Lack of Naloxone Led to Increased Overdose Deaths in Rural Pennsylvania, Study Finds

Naloxone, originally approved by the FDA under the brand name Narcan, is an anti-overdose, therapeutic medication

Pennsylvania has one of the highest rates of opioid overdose in the nation, and, according to Penn State researchers, one’s chances of surviving that overdose can depend on where the person lives.

Using data from the Pennsylvania Overdose Information Network from the years 2018-20 and American Community Survey data from 2015-19, Penn State geography researchers looked at the prevalence of overdoses in the state and found the availability of the anti-overdose therapeutic Naloxone to be a key factor in overdose survival. The findings were reported in the Journal of Drug and Alcohol Dependence.

Data showed individuals who received at least one dose of Naloxone were nine times as likely to survive an overdose. Naloxone was administered in about 75% of the survival cases and just 29% of fatal overdose cases.

Yet, the availability of the drug at the time of overdose ranged between 41%-47% in the lowest counties such as nearby Clinton and Huntingdon Counties to 92% in Philadelphia County, the highest. In broad strokes, lesser populated counties had less access to the life-saving treatment, with exceptions for Centre and Mercer Counties, which fared better than similarly populated counties.

“One of the main goals of this research is to inform public health practitioners and policymakers who have the capacity to do something about the distribution of Naloxone, which is clearly effective,” said Louisa Holmes, assistant professor of geography at Penn State, member of Penn State Social Science Research Institute’s Consortium on Substance Use and Addiction (CSUA) and lead author of the study. “It gives leaders a target for combating the opioid epidemic by saving lives.”

Data showed 82% of Pennsylvania adults survived opioid overdoses. In 2020, there were 4,314 opioid related deaths in the state, a 16% increase over 2019, according to the Pennsylvania Department of Health.

According to the Centers for Disease Control and Prevention, opioid overdose deaths have increased steadily from 1999 to 2018, before ballooning in 2020 after a dip in 2019, resulting in the first multi-year decrease in life expectancy in more than 50 years.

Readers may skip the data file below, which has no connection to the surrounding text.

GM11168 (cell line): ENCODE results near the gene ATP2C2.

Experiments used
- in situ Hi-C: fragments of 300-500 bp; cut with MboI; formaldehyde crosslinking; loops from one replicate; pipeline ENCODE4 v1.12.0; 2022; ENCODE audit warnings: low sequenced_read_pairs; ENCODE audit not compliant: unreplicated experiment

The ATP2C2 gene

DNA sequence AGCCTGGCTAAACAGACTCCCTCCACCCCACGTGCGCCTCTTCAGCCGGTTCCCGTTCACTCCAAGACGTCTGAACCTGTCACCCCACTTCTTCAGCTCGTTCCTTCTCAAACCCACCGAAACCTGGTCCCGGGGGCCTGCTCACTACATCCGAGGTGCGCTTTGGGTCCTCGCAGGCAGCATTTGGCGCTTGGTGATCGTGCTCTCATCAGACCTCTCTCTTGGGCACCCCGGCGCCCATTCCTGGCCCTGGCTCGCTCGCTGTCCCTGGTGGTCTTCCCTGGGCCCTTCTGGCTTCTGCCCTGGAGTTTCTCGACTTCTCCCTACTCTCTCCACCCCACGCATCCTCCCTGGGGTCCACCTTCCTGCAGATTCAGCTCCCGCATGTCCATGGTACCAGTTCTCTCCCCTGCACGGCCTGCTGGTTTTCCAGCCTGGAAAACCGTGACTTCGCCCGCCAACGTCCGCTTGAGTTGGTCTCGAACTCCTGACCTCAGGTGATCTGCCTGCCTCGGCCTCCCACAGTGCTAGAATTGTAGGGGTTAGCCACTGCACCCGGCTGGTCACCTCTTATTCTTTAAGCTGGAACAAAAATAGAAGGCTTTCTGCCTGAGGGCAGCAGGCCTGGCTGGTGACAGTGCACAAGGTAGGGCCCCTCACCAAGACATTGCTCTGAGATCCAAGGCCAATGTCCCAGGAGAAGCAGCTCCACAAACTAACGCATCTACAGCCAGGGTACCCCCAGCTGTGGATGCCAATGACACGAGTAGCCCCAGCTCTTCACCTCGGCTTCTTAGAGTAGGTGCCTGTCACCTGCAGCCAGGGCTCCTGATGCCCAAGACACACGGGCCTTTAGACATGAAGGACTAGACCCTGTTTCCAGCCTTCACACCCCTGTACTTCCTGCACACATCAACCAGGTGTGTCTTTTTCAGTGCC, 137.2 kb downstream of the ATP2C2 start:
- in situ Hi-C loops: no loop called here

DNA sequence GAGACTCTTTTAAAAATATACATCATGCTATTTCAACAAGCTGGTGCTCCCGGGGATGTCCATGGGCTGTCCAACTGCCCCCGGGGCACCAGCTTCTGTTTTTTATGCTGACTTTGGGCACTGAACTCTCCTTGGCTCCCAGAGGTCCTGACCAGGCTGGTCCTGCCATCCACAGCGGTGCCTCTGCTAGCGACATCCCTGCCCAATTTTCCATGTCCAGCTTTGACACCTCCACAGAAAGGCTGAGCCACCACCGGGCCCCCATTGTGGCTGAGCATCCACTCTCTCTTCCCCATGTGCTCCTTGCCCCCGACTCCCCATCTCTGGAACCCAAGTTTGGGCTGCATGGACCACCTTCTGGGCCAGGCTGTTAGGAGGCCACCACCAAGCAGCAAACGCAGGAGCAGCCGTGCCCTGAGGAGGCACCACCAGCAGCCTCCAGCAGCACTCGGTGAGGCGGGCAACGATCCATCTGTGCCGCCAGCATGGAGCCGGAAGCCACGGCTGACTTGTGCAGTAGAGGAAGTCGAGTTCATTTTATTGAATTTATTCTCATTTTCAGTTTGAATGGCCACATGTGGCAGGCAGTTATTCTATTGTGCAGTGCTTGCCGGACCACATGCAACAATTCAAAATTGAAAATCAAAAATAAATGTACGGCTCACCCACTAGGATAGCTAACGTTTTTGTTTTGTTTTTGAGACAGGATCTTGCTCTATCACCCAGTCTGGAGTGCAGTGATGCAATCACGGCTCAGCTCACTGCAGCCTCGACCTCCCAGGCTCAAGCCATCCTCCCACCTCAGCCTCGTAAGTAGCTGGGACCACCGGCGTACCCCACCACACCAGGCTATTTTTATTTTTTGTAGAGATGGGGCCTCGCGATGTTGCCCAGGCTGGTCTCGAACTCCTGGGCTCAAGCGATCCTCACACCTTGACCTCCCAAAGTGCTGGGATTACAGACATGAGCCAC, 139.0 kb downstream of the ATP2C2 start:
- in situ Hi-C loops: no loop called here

The increase in overdose deaths coupled with the effectiveness of Naloxone prompted the Office of the Surgeon General in 2018 to call for its increased distribution. Similarly, Pennsylvania issued standing orders in 2015 and updated in 2022 authorizing anyone to obtain Naloxone, although it leaves decisions to stock the drug up to pharmacists. A recent survey of Pennsylvania pharmacies found 55% did not stock Naloxone, and the majority of pharmacists were unclear on policies related to the standing order. The survey also found out-of-pocket Naloxone prices in 2017 to range from $50 to $400.

Using data for 16,673 unique overdose incidents occurring in Pennsylvania, researchers found 13,724 people survived, while 2,949 did not. About 70% of the deaths were male, 53.5% were ages 25-39 and 90% were white. About 33% of the victims lived in the most rural portions of the state, versus 28% who lived in the most populated areas.

Researchers say the data point to a need for more comprehensive and consistent access to Naloxone for emergency responders, agencies, opioid use disorder patients and their families, citing the effectiveness of programs such as community distribution of Naloxone kits, which cut overdose deaths by 42%. Measures such as expanding take-home Naloxone programs, overdose response training and pharmacist education could also save lives, researchers said.

Although Pennsylvania law allows first responders such as EMTs and police officers to administer Naloxone, researchers said such training is scarcer in rural areas.

This research is related to more broad efforts by the CSUA, which is a large collective of substance-based addiction researchers, practitioners and educators across all of Penn State’s campuses that work on everything from opioids to e-cigarettes to alcohol. Holmes was hired in 2019 among a team of researchers tasked with addressing addiction research.

“The expanding research being done by the CSUA on these topics further positions Penn State as a leader both regionally and nationally,” said Brian King, head of the Department of Geography and co-author of the research. “It is a testament to how research at this institution directly impacts residents in the Commonwealth of Pennsylvania.”